By Clint Thompson
The guava root-knot nematode can reproduce faster and be more aggressive than other nematode species. Those are two factors that all specialty crop producers should be mindful of.
Johan Desaeger, assistant professor of entomology and nematology at the University of Florida Institute of Food and Agricultural Sciences Gulf Coast Research and Education Center, discussed his findings with the guava root-knot nematode during the Citrus and Specialty Crop Expo on Aug. 18.
“It’s been in Florida for a while, but nobody has really looked at how common it is. A few years ago, we got this USDA (U.S. Department of Agriculture) multi-state grant with Clemson, N.C. State, Georgia and Florida. They found it in North Carolina on sweet potatoes on tubers that were shipped to other states. It was a big concern for these sweet potato growers in North Carolina,” Desaeger said. “We got that grant from the USDA to look at it. Now they’ve found it in North Carolina, a little bit in South Carolina and recently even in Georgia.
“Since we started looking at it two years ago in Florida, we found quite a bit of it. It seems to be a lot more common than at least I suspected.”
Nematodes are microscopic worm-like pests that have a wide host range. Root-knot nematodes enter the roots of plants. Feeding on the roots can cause swelling, or “galls,” to develop. Guava root-knot is considered more aggressive than other nematode species. It also has a much wider host range, affecting all vegetables.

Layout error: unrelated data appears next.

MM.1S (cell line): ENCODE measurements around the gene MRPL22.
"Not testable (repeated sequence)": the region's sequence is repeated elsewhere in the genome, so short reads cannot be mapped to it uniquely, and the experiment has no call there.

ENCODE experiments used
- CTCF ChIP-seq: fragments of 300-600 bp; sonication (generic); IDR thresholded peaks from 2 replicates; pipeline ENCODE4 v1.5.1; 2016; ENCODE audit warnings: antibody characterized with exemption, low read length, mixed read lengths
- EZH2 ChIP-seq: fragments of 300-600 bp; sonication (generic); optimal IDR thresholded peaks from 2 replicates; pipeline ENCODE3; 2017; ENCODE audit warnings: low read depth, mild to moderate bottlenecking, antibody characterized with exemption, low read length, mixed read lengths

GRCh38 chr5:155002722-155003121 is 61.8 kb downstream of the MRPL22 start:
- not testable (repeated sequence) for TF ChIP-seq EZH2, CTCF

Farmers have nematode-resistant varieties in various crops, including tomatoes, but none exist for guava.
“We’ve seen some really bad damage in tomato fields, pepper fields. The problem is in Florida we’ve got so many species, often fields have mixed populations of root-knots, so we have more than one,” Desaeger added. “I think the galls can be more pronounced with this nematode than on some other nematodes. It seems to reproduce a little faster than these other species and get more generations in a season.”
Guava root-knot nematodes have to be identified molecularly, which is what Desaeger and his team are doing through his lab in Wimauma, Florida.
Fumigation and nematicides remain growers’ best line of defense against this newer root-knot nematode species. Producers need to understand what nematode species they are dealing with before implementing a management solution.